Nurses Work to Prevent Infant Mortality in U.S.

By | 2022-02-11T11:15:42-05:00 December 7th, 2009|1 Comment

A study released in November confirms that prematurity in babies is the reason the U.S. scores so poorly in infant mortality compared to other developed nations — a truth most health experts say is a national disgrace. After decades of improvement, the U.S. infant mortality rate plateaued from 2000 to 2005 and had an insignificant decrease in 2006 from 6.86 to 6.71 per 1,000 live births, despite numerous national, state, and local efforts.

The study, released by the National Center for Health Statistics, compared data on infant deaths from the United States and Europe. Even when the study corrected for differences in the way countries report infant deaths, the adjusted U.S. rate of 5.8 was nearly twice that for Sweden and Norway (3.0), the countries with the lowest infant mortality rates, the report stated. Infant mortality rates for Hungary, Poland, and Slovakia were higher than the U.S. rate.

“The primary reason for the United States’ higher infant mortality rate when compared with Europe is the United States has a much higher percentage of preterm births,” the report concludes. “These data suggest that preterm birth prevention is crucial to lowering the U.S. infant mortality rate.”

“The study backs up what we already knew and suspected,” says Diane Ashton, MD, MPH, deputy medical director for the March of Dimes.

About one in eight babies is born before 37 weeks in the U.S., according to the March of Dimes. But preventing prematurity has been an elusive goal for maternal and child health practitioners and public health policymakers. Prematurity is caused by complex factors, including an increasing number of multiple births resulting from fertility treatments and delayed child bearing, a rising number of unnecessary cesarean sections and inductions, teenage pregnancy, and the gaping economic, social, and health disparities between whites, blacks, and other minority women, according to the March of Dimes.

In the past 20 years, maternal and child health experts have learned good prenatal care alone is not enough to ensure a healthy pregnancy for women at risk of poor outcomes because of poverty, lack of education, discrimination, poor health, and domestic or substance abuse. The traditional medical model of care in which pregnant women receive care from an obstetrician for nine months doesn’t work, these experts say. Even expanded nonmedical models of prenatal care with education and referrals are insufficient.

Nurses Lead Innovative Programs
Maternal-child health should be a team approach that includes dieticians, mental health providers, social workers, and nurses, with RNs taking a much more prominent role than they now do, says Michael Lu, MD, associate professor of obstetrics and gynecology and public health at the University of California, Los Angeles. “You can’t expect OBs to sit with patients and talk about nutrition, stress, and environmental exposures at length,” he says.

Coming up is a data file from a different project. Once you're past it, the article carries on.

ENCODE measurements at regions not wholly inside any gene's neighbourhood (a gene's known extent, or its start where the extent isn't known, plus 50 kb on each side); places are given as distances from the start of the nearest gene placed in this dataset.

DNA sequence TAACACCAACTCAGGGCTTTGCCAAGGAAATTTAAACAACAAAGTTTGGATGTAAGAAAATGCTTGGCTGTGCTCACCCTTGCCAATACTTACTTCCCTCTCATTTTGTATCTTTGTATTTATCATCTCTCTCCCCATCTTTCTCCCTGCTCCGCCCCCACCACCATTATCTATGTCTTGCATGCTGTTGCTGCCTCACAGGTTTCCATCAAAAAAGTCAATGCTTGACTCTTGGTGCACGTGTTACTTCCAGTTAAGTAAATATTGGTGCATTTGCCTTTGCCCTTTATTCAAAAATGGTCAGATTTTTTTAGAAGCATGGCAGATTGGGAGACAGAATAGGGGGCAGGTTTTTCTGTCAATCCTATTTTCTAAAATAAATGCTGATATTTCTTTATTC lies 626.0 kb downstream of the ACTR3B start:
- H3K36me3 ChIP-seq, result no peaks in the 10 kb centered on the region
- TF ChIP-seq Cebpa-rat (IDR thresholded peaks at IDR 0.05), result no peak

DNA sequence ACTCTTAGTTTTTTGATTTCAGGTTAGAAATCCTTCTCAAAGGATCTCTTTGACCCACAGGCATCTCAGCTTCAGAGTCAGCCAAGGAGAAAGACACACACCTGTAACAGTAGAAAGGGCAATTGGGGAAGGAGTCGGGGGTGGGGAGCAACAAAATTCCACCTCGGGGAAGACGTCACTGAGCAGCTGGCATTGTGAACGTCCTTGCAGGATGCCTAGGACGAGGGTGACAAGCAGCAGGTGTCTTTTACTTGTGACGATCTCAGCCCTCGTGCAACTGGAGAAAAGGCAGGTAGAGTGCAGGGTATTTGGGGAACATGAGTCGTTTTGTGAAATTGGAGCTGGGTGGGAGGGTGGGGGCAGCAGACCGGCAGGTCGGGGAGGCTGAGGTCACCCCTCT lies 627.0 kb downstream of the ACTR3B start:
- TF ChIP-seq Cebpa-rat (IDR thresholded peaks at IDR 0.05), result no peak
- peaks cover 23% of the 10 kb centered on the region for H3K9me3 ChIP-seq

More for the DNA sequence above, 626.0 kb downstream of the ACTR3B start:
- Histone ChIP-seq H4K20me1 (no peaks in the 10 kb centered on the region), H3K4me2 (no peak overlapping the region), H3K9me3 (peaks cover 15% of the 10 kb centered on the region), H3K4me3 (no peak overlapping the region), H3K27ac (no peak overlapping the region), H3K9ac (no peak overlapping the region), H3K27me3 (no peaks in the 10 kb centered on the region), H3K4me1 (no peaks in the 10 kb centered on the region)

If fact, some of the most innovative models of care have been pioneered by nurses, such as Ruth Lubic, RN, CNM, EdD, founder of the Developing Families Center in Washington, D.C.; Sharon Schindler-Rising, RN, CNM, MSN, who pioneered the Centering model; and Merry-K Moos, RN, FNP, MPH, FAAN, who pioneered the concept of preconceptional health 20 years ago, he says. w

“We should be paying more attention to [these models],” says Lu. “If we want to close the infant mortality gap, nurses need to play a strong leadership role.”

Moos, who recently retired as a professor in the Department of Obstetrics and Gynecology at the University of North Carolina at Chapel Hill, says women’s healthcare, particularly for poor women, should be approached as a continuum and not broken up into episodic periods, such as for pregnancy. She believes that if the healthcare system focuses on keeping women well through prevention and education long before they become pregnant, then healthy babies will follow.

Healthcare providers should use every interaction with a woman to educate her and start her thinking about decisions related to future childbearing, says Moos. A woman’s health also needs to be followed in between pregnancies, especially if she already has had a miscarriage, still birth, diabetes, etc., to help prevent future complications — a concept called interconception care.

Despite the discouraging U.S. infant mortality statistics, public health experts are hopeful the trend can be turned around. “Am I discouraged?” asks Moos. “Not at all. The conversation is happening, and there is so much going on.”

Focus on Minority Babies
In October, a small group of community activists, nurses, physicians, state officials, and family members gathered at a community center in Racine, Wis., to launch a public awareness campaign to lower the state’s infant mortality rate in its black population.

“We have a major health problem going on here,” said Karen Timberlake, Wisconsin Secretary, Department of Health Services. “This problem should not be true in Wisconsin.”